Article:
Federal authorities revealed in court documents released Friday that they seized nearly $29 million in virtual currency from the operator of an underground website the FBI describes as “a sprawling black market bazaar.”
Ross Ulbricht, a currency trader in San Francisco, was arrested Oct. 1 for allegedly creating and operating the Silk Road website. He was charged with narcotics trafficking, money laundering, computer hacking, and soliciting a murder-for-hire.
Mr. Ulbricht denied he was the Silk Road operator using the online name Dread Pirate Roberts. According to San Francisco Magazine, he has not proclaimed his guilt or innocence. He is currently awaiting extradition to New York City.
The arrest revealed the growing presence of Bitcoin, an online virtual currency that is recognized by very few governments and is operated via a mobile app or computer program that creates a virtual “wallet” people can use to send and receive the currency. The FBI says it seized 144,336 bitcoins from Ulbricht. According to Forbes, it is the largest seizure of bitcoins to date.
According to the website bitcoin.org, the value of all bitcoins in circulation by the end of August 2013 exceeded $1.5 billion.
According to court documents, Silk Road generated $1.2 billion in sales since January 2011 and collected commissions worth $80 million. Described as “the most sophisticated and extensive criminal marketplace on the Internet today,” the operation used a handful of servers located worldwide that were networked to create anonymity among its users. Unlike normal currency, the use of bitcoins was intended to make its exchanges difficult to trace.
“The site has sought to make conducting illegal transactions on the Internet as easy and frictionless as shopping online at mainstream e-commerce websites” and “has been used by several thousand drug dealers and other unlawful vendors to distribute hundreds of kilograms of illegal drugs and other illicit goods and services to well over [a] hundred thousand buyers,” according to court documents.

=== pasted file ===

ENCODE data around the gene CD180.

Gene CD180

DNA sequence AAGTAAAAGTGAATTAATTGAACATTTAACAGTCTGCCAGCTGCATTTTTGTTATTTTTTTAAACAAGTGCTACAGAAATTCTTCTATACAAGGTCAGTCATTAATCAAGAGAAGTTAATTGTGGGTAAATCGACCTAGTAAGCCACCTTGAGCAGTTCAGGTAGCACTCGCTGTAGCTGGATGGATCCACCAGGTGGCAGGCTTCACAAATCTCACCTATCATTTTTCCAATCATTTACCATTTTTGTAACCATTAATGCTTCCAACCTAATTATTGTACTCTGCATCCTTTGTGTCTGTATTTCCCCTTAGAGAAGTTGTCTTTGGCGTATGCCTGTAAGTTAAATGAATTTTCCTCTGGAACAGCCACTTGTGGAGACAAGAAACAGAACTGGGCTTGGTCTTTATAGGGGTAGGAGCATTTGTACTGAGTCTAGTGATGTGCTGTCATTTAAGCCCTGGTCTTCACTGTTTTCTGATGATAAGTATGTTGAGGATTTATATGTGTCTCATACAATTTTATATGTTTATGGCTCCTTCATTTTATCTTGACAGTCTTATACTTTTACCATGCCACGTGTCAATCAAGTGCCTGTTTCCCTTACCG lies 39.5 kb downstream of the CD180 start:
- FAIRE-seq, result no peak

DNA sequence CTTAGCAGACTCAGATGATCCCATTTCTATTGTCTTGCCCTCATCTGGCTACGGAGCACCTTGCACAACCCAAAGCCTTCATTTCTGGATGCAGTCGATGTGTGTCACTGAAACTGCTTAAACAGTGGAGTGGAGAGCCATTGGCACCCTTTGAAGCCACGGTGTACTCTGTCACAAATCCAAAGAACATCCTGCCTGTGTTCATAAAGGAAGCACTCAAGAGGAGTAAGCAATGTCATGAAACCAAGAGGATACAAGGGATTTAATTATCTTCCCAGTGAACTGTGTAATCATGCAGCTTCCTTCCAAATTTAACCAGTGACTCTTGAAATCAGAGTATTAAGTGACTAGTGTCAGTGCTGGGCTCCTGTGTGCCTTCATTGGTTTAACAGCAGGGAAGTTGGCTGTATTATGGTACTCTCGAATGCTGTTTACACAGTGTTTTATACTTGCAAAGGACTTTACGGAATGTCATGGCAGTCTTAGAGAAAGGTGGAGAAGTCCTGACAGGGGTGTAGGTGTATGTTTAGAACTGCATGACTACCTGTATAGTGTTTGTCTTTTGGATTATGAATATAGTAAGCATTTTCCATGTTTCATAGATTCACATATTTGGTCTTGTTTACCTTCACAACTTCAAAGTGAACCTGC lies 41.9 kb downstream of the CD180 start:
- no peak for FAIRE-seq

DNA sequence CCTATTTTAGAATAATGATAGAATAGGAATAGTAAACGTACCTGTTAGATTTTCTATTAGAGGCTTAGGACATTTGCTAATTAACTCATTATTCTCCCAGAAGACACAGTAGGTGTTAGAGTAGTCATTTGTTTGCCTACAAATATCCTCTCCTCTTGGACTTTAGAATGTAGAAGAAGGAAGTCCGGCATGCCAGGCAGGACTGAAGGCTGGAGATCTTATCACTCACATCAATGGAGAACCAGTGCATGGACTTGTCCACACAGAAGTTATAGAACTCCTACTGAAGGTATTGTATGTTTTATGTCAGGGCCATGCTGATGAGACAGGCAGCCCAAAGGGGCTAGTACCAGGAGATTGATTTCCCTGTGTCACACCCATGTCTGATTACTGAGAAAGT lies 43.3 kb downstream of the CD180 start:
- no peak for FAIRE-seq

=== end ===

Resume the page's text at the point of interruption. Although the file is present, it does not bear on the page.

The site allowed sales listings of “illegal drugs of nearly every variety,” including heroin, cocaine, and prescription drugs. The listings also solicited the services of computer hackers, stolen credit card information, and hit men. In March, the FBI says Ulbricht solicited a Silk Road user to murder a fellow user from Canada who threatened the release of thousands of users of the service in exchange for $500,000. No murder was alleged to have taken place.
When Ulbricht was arrested in early October, the FBI seized about 30,000 bitcoins, worth about $6 million.
Silk Road dominated the use of bitcoins in the online world, and once the website was shuttered, the value of the currency crashed, according to the technology website ZDNet. Since then, its value has returned to its original levels and this week surpassed $200 million in value on several exchange markets, although analysts are uncertain how much the currency can grow.
In talking to ZDNet, David Shafer, executive director of Kogan Technologies, an Australian technology company in Melbourne, said, “since time immemorial, in all cultures and civilizations, two commodities have prevailed as preferred forms of currency when they were available: Gold and silver. These commodities have passed the test of time – remaining universally in demand across cultures for thousands of years. These are the tried and tested true forms of money, and will ultimately prevail over all present fiat currencies.”
While the purchase of bitcoins is relegated to the online world, a Bitcoin ATM is scheduled to open in Vancouver next week outside a downtown coffee shop. The machine, created by Robocoin Technologies of Nevada, will trade bitcoins for cash and also facilitate cash for bitcoin purchases. Another company, Lamassu Bitcoin Advisors of New Hampshire, announced they plan to launch their machines in 2014.